“Did you know there is a scholarship for you if you have diabetes, or if you have one green eye and one blue eye? Students need to self-reflect and ask themselves, ‘What are all the things that make me unique?’” Sveen offers.
Working professionals, for example, may seek out scholarship opportunities specifically intended for adult learners or other nontraditional students. There may also be offerings related to the industry in which you’ve gained experience. You can even find scholarships related to your marital status, whether you have children, your civic connections and more.
When seeking scholarships that are not funded by an academic institution, Saltman encourages students to sift through them with a fine-toothed comb, as their level of vetting may depend on where you’ve found them.
“Think about where your information is ending up,” he warns. “Be cautious of sites or search tools that charge you for their service. No one should be charging you to fill out a FAFSA or to look for a scholarship.” You don’t want to accumulate unnecessary debt.
Finally, Saltman urges students to reverse their thinking when it comes to the monetary values in scholarships. “It’s tempting to want to apply for that $10,000 or $20,000 scholarship. But exponentially, the more value in the scholarship, the steeper the competition,” he says.
Most students don’t even think of the scholarships worth smaller amounts, such as $100 or $500. Many small scholarships, Saltman notes, expire without people even applying—and those smaller dollar amounts can add up.
One avenue of college funding is uniquely available to working professionals. Believe it or not, your employer may offer financial assistance or may partner with a university that offers a discount to employees.
“Students should ask their supervisor or HR personnel to explain their company’s tuition assistance programs and policies,” Dumbauld says. “If they line up with your educational goals, you could have your employer pay for a significant amount of your college degree.”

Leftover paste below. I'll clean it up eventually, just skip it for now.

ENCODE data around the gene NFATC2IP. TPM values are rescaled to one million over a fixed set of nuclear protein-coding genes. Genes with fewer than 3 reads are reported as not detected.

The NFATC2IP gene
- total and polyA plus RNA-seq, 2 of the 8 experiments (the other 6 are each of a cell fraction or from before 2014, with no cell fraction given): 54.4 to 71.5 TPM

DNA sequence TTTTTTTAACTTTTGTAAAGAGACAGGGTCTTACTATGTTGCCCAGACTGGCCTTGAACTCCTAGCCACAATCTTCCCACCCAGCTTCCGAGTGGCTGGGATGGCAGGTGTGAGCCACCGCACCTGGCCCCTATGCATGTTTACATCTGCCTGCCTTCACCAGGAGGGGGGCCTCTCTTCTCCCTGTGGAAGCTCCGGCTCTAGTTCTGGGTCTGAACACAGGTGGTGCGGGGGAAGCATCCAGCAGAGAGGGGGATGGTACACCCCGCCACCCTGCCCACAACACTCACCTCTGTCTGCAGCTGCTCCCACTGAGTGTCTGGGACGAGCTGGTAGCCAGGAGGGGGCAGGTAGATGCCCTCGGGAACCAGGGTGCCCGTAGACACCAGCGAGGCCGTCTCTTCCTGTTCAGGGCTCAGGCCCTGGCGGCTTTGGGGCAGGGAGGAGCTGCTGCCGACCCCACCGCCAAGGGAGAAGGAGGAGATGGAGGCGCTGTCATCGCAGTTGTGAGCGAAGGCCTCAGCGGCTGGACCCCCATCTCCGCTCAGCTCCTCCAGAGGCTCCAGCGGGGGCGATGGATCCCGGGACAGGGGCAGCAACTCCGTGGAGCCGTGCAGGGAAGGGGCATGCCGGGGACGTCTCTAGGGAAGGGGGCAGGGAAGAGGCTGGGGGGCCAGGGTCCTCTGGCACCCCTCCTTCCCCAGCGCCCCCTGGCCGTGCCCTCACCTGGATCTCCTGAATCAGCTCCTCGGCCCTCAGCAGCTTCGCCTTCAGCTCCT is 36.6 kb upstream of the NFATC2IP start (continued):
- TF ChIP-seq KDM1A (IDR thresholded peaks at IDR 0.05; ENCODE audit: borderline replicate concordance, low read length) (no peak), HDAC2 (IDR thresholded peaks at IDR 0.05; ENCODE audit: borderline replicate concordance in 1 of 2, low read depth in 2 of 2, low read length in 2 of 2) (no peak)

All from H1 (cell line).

However, not all employers offer this benefit. It also tends to vary based on the job market.
“When unemployment rates spike, people go back to school to enhance their skill sets,” Saltman explains. “When the rate is low, that’s when companies take the additional step to attract promising recruits. This includes upping their benefits by possibly looking into tuition assistance or helping people who already have their degrees pay down their student loan debt.”
If your employer doesn’t offer education benefits, it could be worth approaching the appropriate parties to propose such policies. Some schools, such as University of Massachusetts Global, offer services to help students navigate these discussions.
Make your college dreams a reality
As you journey toward earning your college degree as an adult student, heed the advice of our financial aid experts. After all, paying for college doesn’t need to burden you with debt. And, at the same time, consider some of the other ways you can set yourself up for success as an adult learner.
“The traditional college environment has set schedules that aren’t very flexible,” Saltman offers. This clearly matters for adult students who will have to balance school and work—and understand the value of their time. “If you look at an organization like UMass Global, we offer fully online programs to fit a range of lifestyles and commitments.”
Wondering what online learning is like? Find out by digging deeper with our article "How do online classes work? What to expect from a virtual classroom."